“The capital of Christendom was without soldiers, without weapons, without defense. In this tragic situation, Pope St. Leo I went out to meet the Hun king, followed only by a small committee, and trusting only in the Divine Providence.

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“According to ancient documents, when Attila approached the Holy Pontiff, he saw St. Peter and St. Paul in the sky, who, with terrible expressions, ordered him to go back.

“The ‘scourge of God’ obeyed them, and so Rome was saved. By confronting Attila, St. Leo I embodied, for all the centuries to come, the virtue of trust by which the faithful, even in the most extreme situations, do not lose heart and continue to fight; calmly hoping in God.”

Genseric, king of the Vandals, invades Rome

Attila withdrew to other regions and died in 454. That same year, Emperor Valentinian III – a weak and envious man – killed General Aetius with a dagger. The following year they killed him, and the throne passed to the hands of a senator named Maximus.

But the barbarians kept invading and plundering parts of the Empire. Genseric, king of the Vandals, had taken Carthage, Sicily, the Balearic Islands, Sardinia, Corsica, and Malta.  In 442, Valentinian III signed a treaty that gave him half of Roman Africa.

In 455, he reached the mouth of the Tiber. Almost all the inhabitants of Rome fled. The soldiers murdered Maximus just as he was preparing to escape.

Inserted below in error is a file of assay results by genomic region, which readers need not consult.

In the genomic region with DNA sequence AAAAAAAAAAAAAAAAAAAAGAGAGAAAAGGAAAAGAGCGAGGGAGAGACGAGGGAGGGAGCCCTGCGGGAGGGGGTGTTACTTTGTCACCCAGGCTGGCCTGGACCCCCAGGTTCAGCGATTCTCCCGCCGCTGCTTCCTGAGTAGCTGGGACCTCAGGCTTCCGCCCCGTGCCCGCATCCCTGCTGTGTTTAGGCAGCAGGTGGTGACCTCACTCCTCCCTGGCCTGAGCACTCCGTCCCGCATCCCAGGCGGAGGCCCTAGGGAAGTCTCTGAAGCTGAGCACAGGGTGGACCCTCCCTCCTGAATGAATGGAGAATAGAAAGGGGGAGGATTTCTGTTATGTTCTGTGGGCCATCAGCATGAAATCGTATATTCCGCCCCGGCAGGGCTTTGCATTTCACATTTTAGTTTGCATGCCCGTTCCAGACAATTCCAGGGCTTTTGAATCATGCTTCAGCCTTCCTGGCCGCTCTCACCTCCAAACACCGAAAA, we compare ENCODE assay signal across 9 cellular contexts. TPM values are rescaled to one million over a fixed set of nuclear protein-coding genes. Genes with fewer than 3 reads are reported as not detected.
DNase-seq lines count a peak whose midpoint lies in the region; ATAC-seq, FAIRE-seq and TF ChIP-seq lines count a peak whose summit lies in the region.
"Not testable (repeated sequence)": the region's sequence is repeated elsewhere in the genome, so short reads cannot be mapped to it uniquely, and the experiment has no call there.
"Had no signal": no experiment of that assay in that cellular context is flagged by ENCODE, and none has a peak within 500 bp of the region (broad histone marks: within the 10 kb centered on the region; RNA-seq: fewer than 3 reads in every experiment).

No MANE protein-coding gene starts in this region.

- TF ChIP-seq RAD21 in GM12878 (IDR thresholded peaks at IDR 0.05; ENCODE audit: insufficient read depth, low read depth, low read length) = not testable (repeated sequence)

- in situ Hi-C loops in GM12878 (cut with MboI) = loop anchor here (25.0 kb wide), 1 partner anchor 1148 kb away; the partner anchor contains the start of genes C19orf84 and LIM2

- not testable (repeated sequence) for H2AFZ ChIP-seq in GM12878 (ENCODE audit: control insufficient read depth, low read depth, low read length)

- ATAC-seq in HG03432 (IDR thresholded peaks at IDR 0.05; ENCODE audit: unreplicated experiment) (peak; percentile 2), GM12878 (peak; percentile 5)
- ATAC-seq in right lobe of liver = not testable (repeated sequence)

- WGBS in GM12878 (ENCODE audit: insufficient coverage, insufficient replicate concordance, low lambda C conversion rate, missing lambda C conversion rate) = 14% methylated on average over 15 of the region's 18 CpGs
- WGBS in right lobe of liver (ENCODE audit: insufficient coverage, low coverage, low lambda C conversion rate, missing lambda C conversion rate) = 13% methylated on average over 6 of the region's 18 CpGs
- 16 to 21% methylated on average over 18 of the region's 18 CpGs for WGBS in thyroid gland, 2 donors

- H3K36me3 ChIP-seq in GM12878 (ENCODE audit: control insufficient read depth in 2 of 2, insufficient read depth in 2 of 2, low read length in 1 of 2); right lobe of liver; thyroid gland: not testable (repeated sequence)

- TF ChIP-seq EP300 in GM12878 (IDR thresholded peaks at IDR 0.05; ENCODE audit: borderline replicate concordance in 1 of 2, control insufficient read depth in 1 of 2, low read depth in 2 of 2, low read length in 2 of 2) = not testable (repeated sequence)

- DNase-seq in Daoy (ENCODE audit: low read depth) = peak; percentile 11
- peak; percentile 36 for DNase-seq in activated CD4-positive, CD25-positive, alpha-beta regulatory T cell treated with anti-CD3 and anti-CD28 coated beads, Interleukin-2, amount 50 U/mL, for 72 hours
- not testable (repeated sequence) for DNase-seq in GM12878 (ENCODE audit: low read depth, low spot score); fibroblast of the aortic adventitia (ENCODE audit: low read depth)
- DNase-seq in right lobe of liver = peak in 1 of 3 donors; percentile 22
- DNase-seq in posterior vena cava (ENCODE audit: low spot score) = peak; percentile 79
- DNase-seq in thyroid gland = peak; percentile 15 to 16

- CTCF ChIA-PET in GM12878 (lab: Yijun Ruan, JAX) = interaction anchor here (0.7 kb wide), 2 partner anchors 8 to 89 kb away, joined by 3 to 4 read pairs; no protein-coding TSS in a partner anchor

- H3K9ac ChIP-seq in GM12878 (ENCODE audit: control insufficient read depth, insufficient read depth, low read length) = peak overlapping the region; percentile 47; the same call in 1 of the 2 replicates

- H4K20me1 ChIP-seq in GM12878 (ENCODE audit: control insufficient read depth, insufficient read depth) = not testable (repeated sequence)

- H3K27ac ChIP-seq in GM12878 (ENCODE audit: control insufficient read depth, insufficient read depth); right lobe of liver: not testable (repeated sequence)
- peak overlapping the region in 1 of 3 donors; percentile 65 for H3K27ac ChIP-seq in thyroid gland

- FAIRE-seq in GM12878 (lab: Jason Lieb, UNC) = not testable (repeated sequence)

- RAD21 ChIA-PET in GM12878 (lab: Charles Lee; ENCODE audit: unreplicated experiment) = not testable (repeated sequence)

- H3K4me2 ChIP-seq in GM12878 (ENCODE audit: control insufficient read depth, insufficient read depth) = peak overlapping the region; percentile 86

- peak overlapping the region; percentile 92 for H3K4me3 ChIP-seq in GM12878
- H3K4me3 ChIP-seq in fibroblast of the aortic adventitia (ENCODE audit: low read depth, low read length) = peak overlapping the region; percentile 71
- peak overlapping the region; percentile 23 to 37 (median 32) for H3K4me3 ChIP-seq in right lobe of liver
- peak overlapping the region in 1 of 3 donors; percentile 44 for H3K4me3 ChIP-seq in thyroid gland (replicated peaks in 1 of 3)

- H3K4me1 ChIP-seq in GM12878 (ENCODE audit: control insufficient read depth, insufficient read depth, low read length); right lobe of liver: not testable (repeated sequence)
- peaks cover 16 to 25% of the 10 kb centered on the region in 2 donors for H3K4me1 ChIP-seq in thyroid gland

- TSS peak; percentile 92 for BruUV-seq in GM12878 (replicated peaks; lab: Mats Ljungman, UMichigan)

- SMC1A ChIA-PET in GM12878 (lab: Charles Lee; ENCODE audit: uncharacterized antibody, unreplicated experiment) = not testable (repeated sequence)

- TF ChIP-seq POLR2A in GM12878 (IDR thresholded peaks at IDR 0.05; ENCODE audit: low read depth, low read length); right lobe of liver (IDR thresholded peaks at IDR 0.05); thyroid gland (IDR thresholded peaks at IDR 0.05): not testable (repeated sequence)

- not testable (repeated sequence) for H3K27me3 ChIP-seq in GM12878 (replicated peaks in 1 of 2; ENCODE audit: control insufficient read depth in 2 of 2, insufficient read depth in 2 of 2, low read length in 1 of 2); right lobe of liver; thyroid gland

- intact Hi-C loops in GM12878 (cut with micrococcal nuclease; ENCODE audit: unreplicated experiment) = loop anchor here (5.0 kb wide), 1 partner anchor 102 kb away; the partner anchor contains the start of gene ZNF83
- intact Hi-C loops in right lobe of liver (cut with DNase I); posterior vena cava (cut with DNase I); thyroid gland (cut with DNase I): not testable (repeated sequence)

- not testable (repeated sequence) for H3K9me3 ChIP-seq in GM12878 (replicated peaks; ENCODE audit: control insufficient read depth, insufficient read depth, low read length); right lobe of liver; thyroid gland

Saint Leo, the Great, accompanied by the clergy, went to meet Genseric and obtained a promise from him that he would not burn the city or kill its inhabitants.

He plundered Rome for 14 days, but he avoided the slaughter and burning. He took thousands of prisoners, including the Empress Licinia Eudoxia, widow of Valentinian III, and her two daughters.

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In 461, after 21 years of pontificate, Saint Leo died. He then received the title Doctor of the Church.

What would he say about the heresies widespread today?

Regarding this great warrior of God, Dr. Plinio commented:

“Saint Leo the Great was one of the greatest popes in the records of history. He fought during his pontificate against numerous heresies that were agitating the Church at that time.

“With the authority of a Pope combined with the qualities of a saint, whose holiness was confirmed by one of the greatest miracles in the History of the Church – the victory over Attila and his troops who intended to invade Rome – he preached sermons warning the people against heretics. He asked the people to denounce them to priests and vicars, to suffer the canonical penalties and, eventually, the temporal ones. Therefore, he practiced a virtue that would be very unappreciated today because it opposes a misunderstood ecumenism.

“What would St. Leo the Great say in the face of the heresies in our days?

Let us ask him to rekindle in the Church that spirit of discernment, of intransigence, and of struggle, which would be enough to prevent the world from the terrible punishments through which it will inevitably pass if it is not converted. May that spirit be immensely lit at the dawn of Kingdom of Mary and last until the end of time.”

By Paul Francis Martos

Compiled by Ena Alfaro